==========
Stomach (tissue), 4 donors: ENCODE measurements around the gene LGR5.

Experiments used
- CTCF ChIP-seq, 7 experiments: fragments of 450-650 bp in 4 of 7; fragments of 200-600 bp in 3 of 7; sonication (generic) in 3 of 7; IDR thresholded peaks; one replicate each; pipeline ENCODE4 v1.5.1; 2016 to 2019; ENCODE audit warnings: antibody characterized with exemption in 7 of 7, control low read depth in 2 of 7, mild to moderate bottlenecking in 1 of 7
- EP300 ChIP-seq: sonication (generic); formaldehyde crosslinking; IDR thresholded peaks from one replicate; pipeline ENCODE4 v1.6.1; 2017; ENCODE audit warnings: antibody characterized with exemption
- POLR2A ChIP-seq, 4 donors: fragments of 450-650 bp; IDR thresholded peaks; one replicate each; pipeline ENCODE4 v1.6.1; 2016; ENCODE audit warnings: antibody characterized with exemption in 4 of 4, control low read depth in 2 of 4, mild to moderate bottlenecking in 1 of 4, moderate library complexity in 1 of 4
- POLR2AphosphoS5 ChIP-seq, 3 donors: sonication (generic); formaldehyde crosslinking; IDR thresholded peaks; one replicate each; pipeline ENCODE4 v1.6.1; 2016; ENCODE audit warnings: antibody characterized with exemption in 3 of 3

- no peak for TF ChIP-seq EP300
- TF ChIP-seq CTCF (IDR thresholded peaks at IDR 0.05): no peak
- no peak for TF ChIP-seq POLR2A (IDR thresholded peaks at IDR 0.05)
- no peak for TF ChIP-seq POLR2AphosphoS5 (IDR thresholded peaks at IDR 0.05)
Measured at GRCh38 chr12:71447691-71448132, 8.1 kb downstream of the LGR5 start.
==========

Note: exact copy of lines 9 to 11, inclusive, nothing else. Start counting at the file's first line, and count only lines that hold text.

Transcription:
- no peak for TF ChIP-seq POLR2A (IDR thresholded peaks at IDR 0.05)
- no peak for TF ChIP-seq POLR2AphosphoS5 (IDR thresholded peaks at IDR 0.05)
Measured at GRCh38 chr12:71447691-71448132, 8.1 kb downstream of the LGR5 start.